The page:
Why Doesn’t My Pest Control Power Sprayer Pump Spray?

Why Doesn’t My Pest Control Power Sprayer Pump Spray?

Posted by Andrew Greess on Dec 10, 2020

An Important Tip for Determining Power Spray Rig Pump Requirements

A while back I was asked a technical question on Facebook.

A pest control operator was not getting the performance he needed from a 12-Volt pump on his pest control sprayer.

He had gotten a variety of comments and advice from a number of people. The comments were of varying degrees of helpfulness.

I asked the guy what pump he was using, specifically pump output in flow rate (GPM - gallons per minute) and pressure (PSI – pounds per square inch), as well as what spray hose he was using (length and inside diameter - ID).

Here is what he provided:

12-Volt Shurflo Pump: 3 GPM, 45 PSI. 300’ of 3/8” hose.

I knew right away that the pump was mismatched with the hose. That pump does not have the power to push water through that hose.

How do I know that?

Here is a chart from Hypro Pumps that we use to help in developing specifications for power sprayer pumps on weed control sprayers, etc.

Source: Hypro Spraying Guide.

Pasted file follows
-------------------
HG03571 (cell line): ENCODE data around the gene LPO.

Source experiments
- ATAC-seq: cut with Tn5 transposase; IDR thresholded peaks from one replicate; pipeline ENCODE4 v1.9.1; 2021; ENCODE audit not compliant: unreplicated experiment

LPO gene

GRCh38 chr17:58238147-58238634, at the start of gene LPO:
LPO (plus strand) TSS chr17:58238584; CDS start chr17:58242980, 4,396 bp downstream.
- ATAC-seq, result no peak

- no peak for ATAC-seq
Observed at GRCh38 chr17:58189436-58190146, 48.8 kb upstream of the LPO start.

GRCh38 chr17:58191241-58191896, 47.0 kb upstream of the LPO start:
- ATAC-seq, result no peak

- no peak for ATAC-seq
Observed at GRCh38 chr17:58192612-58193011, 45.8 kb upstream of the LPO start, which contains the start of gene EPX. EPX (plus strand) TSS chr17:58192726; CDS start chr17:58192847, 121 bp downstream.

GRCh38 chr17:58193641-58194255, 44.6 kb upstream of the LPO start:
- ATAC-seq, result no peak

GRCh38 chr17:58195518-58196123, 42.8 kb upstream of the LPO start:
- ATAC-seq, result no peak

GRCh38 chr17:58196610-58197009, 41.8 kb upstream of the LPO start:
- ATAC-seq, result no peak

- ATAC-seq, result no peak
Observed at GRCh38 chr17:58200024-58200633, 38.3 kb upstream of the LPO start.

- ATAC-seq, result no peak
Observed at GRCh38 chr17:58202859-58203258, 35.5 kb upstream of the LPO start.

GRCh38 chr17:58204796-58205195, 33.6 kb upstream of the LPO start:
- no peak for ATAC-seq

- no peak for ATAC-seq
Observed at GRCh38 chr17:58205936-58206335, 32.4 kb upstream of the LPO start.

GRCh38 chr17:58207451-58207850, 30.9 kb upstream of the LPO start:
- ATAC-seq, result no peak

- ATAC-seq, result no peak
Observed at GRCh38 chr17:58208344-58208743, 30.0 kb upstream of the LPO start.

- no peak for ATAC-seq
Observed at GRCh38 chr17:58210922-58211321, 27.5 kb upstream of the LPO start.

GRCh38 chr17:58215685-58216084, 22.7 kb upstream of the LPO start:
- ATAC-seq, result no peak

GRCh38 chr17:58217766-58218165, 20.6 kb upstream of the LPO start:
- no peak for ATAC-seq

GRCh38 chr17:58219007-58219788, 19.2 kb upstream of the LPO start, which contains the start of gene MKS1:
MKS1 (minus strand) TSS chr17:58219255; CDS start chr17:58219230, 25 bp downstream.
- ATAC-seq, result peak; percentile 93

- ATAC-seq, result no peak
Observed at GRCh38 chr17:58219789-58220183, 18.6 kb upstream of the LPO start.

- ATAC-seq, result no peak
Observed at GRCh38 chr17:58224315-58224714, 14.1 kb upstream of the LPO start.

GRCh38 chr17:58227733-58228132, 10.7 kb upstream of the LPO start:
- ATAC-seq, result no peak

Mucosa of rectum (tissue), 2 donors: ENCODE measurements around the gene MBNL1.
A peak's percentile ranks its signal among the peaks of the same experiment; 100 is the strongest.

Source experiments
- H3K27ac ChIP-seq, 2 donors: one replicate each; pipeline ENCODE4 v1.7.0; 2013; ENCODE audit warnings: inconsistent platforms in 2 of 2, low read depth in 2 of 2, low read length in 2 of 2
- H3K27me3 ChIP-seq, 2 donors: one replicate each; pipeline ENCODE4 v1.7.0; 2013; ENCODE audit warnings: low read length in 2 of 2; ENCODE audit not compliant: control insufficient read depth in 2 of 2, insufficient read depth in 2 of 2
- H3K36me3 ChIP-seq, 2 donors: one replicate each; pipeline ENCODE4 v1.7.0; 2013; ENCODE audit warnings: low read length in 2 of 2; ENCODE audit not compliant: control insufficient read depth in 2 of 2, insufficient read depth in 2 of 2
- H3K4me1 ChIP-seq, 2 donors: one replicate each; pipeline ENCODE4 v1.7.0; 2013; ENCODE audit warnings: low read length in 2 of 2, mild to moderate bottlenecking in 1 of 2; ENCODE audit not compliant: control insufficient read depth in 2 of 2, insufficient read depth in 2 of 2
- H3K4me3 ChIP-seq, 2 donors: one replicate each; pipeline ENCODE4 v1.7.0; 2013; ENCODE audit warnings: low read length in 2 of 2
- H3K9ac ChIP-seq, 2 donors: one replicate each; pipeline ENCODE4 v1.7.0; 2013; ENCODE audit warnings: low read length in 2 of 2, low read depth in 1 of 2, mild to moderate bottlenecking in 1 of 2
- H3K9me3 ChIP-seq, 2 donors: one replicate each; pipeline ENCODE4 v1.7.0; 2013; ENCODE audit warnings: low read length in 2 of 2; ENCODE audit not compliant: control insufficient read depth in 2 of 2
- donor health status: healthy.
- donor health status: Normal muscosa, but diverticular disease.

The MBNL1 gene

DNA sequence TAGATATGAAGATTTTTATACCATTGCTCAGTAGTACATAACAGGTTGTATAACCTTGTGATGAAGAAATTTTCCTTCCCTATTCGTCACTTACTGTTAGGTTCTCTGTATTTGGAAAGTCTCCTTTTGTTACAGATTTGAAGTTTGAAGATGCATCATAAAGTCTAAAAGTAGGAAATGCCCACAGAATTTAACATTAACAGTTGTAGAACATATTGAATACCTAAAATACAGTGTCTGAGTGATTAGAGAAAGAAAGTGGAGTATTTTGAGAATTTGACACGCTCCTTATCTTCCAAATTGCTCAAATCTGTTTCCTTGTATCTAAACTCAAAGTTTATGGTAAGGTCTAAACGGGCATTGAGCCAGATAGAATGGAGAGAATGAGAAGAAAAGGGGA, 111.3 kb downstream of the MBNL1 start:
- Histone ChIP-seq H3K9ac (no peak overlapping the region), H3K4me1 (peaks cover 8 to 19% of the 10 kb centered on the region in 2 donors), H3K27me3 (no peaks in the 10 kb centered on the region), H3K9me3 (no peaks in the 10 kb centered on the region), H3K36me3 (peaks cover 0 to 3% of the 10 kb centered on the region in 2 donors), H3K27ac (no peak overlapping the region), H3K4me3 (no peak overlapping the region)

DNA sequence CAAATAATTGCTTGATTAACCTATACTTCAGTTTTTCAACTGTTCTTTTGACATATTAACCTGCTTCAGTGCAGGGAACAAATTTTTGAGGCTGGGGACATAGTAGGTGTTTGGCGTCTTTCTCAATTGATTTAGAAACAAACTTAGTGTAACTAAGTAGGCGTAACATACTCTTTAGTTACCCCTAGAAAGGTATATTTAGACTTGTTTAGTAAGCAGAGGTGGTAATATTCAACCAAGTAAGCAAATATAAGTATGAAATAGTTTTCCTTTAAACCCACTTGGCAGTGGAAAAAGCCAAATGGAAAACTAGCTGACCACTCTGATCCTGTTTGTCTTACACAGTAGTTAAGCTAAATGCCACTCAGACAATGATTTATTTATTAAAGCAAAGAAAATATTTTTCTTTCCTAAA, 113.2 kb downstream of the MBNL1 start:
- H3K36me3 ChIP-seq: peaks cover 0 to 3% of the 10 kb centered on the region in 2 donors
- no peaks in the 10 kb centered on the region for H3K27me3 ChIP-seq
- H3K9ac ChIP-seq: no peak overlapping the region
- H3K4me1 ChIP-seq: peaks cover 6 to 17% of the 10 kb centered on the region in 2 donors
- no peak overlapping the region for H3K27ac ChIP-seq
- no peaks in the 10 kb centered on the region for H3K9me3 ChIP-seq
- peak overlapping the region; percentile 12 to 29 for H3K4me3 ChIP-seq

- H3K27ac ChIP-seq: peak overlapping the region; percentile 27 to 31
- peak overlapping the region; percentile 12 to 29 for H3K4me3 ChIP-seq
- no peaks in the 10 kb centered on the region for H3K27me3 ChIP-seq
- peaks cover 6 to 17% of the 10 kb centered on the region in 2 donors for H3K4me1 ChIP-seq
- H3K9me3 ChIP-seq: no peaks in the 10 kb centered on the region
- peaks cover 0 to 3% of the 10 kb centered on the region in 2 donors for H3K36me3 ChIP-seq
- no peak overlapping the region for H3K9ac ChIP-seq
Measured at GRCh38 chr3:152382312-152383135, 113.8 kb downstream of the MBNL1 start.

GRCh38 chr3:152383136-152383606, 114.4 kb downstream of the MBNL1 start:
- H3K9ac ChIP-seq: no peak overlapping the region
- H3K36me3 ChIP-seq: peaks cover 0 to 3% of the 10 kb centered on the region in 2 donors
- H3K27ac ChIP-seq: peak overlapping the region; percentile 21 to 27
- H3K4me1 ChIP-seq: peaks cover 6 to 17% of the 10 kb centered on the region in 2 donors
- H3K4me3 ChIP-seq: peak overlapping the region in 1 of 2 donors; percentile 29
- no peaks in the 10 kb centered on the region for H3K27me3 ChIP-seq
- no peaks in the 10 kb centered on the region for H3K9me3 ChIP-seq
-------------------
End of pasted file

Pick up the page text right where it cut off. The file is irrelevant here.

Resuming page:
The chart shows the pressure loss for a give pump flow rate for different sizes (ID) of hose.

For the example above, the pump was 3 GPM so we find 3 GPM on the vertical (left side, Y) axis.

He was using 3/8” ID hose, so we move from 3 GPM on the left axis across until we hit the line for 3/8” hose. Where the 3 GPM and 3/8” hose intersect (meet), we drop down to the horizontal (bottom or X) axis. That is at about 40 PSI.

This means that for every 100’ of 3/8” hose at 3 GPM, we expect to lose about 40 PSI. Since in this example we started with 45 PSI, clearly this pump/hose combination will not work. I recommended that he replace his pupm with a higher pressure, lower flow pump.

A couple of interesting observations about this chart:

1. Pressure loss is greater at higher flow rates   

2. Pressure loss is greater for smaller hose IDs. 

3. This chart is useful when planning or designing a power spray rig. 

4. If you know at what pressure you want to apply product, add that to the expected pressure loss through your hose to determine the total pump pressure required for your application.


There are other considerations when selecting a pump for your pest control spray rig or your landscape spray rig.  For example, material being applied, agitation requirements, etc.  that we can cover in future posts.


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